The summer holidays had arrived. The small village of Tapanam was bustling with activity. From sun rise to sun down, little boys and girls ran around the village, played on make-shift swings made of car-tyres, played hopscotch, threw stones to fell ripe mangoes from the orchard nearby, and ran for their lives when the watchman chased them.
Games were quickly played and dropped, out of boredom. New ideas surfaced, quarrels broke out, food was consumed in huge quantities; and parents and grandparents watched, bemused.
On one such day, a little boy named Kavin came back from his grandparents’ home with a marvellous kite. The kite was a beauty, with stripes of yellow and magenta, and a nice fluttering tail of green.
Courtesy – kitesfestival.com
Kavin came roaring down the street with his kite, and all the children ran behind him in glee. Another blissful afternoon flew by, and another, and yet another.
Later that week, the kite flew in abandon towards a blue sky, flirting with the birds, skimming over trees and laughing at the children below. The children screamed and ran about in happiness.
That afternoon, however, there was a hush in the village. Even the crows seemed to have stopped their raucous gossiping.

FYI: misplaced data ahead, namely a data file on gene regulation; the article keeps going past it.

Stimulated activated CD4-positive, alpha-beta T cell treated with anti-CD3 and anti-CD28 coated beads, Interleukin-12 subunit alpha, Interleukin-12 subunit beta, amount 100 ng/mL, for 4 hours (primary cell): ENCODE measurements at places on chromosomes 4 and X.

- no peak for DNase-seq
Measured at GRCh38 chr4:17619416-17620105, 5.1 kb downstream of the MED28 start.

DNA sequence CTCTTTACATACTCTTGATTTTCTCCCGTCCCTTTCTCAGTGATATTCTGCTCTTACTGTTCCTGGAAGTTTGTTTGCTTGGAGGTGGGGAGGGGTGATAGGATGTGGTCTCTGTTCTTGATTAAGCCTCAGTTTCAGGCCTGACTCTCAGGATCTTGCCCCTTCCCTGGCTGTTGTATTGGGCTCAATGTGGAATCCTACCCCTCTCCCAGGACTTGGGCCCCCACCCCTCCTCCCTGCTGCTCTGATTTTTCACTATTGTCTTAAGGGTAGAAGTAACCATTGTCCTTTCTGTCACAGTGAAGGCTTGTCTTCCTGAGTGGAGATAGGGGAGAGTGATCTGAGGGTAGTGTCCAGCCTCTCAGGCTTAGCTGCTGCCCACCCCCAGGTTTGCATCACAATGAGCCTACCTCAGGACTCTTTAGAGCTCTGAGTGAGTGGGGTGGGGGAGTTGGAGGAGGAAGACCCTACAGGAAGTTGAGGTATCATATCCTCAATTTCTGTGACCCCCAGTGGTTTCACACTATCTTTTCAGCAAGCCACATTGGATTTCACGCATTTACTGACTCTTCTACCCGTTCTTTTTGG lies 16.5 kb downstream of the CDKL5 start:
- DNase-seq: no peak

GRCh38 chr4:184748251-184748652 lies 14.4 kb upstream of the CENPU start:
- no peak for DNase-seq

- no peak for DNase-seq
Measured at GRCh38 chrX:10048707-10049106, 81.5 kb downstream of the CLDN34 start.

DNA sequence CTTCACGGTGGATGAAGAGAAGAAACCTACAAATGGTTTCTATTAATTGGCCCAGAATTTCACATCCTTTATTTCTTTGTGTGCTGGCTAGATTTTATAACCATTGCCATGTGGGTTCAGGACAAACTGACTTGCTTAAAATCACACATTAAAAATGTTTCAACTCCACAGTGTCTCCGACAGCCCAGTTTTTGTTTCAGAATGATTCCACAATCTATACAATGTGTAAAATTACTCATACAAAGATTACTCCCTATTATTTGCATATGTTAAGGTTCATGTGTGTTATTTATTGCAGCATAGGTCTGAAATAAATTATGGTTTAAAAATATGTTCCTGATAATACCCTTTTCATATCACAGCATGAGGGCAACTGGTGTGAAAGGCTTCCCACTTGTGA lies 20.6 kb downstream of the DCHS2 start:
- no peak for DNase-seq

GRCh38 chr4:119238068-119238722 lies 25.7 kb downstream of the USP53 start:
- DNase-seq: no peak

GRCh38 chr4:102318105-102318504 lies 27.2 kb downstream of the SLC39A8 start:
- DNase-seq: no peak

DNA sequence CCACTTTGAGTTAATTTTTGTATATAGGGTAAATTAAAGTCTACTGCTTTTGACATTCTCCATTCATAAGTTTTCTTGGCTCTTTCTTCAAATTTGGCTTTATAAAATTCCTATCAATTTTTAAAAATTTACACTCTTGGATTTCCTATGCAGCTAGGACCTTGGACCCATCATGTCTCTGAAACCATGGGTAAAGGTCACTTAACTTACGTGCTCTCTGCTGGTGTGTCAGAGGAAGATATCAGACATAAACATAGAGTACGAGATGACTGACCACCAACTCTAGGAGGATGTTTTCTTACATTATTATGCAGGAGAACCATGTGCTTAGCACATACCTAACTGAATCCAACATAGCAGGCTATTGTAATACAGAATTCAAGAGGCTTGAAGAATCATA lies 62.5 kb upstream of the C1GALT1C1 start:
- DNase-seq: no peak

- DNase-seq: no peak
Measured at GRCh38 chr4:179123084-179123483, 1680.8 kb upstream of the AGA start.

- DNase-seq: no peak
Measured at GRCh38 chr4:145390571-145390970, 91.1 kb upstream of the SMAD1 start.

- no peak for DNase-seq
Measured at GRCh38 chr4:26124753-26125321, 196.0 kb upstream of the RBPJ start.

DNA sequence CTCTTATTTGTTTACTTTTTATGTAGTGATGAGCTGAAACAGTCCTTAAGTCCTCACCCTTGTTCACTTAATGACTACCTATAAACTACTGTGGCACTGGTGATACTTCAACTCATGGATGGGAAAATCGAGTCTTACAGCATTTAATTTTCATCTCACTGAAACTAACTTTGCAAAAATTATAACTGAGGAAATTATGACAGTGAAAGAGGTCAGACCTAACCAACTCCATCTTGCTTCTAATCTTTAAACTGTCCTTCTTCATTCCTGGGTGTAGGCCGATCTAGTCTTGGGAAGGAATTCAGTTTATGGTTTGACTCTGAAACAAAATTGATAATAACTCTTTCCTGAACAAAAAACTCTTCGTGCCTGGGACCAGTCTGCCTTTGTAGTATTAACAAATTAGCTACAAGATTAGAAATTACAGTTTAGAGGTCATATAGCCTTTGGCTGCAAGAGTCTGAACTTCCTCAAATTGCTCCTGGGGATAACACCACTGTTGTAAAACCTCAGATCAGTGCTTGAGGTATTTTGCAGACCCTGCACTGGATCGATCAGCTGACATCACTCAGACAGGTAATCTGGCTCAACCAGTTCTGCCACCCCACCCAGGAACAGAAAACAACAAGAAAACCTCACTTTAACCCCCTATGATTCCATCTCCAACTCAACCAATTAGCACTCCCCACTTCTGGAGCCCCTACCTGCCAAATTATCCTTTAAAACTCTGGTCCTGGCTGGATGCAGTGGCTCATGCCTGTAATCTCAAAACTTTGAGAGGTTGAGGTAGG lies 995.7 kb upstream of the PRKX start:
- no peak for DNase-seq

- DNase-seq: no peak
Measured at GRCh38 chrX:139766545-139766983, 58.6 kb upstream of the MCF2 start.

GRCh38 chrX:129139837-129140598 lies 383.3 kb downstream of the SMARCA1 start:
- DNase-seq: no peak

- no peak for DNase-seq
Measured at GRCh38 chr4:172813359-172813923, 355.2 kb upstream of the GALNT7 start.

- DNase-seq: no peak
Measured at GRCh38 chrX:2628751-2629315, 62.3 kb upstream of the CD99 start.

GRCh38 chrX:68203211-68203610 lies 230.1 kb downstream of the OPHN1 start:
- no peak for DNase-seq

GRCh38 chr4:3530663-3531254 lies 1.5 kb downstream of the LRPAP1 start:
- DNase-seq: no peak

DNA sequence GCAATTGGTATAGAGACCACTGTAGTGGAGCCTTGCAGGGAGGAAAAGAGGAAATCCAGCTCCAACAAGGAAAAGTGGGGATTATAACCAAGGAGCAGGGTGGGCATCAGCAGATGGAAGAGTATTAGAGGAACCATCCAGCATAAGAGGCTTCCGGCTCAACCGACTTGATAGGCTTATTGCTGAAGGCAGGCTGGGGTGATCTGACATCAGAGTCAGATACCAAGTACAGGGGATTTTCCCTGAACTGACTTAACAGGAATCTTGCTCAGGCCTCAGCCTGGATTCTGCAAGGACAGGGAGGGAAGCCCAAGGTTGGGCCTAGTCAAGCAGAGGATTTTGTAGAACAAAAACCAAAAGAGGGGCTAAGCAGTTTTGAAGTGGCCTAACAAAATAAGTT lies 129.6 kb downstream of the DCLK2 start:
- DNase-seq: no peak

The reason was soon apparent. Kavin’s kite had got entangled in the branches of a big mango tree.
Many sad faces moped about. Most of the fathers were at work, moms were too busy on the fields to help.
Late in the afternoon, the distinct ‘tak tak’ sound of Grandpa Scarybeard’s walking stick could be heard. This was worse than the kite being up on the tree.
The Grandpa was terrifying and had never been known to speak to any living soul. Tales about the Grandpa had become popular bedtime stories, and his name was used to scare little boys and little girls into obeying and going to bed on time.
As the ‘tak tak’ sound grew louder, 15 odd kids hid behind the tree and behind steps and doors.
With his sharp eyes, Grandpa Scarybeard had already seen the little monsters trying to rescue their kite. If one observed him closely, one could see his eyes twinkling.
And as the children watched, Grandpa came to a stop under the very tree that hosted their kite.
Grandpa Scarybeard took out his walking stick and prodded the branches gently and untangled their kite, very slowly. He placed the kite under the tree and went on his way.
There was an initial hush, followed by joyous whoops and puzzled looks directed towards the Grandpa’s back.
Happiness was in the air. Leaping children, enjoying their summer break, a lonely Grandpa who found loyal friends, and a happy kite that soared higher and higher.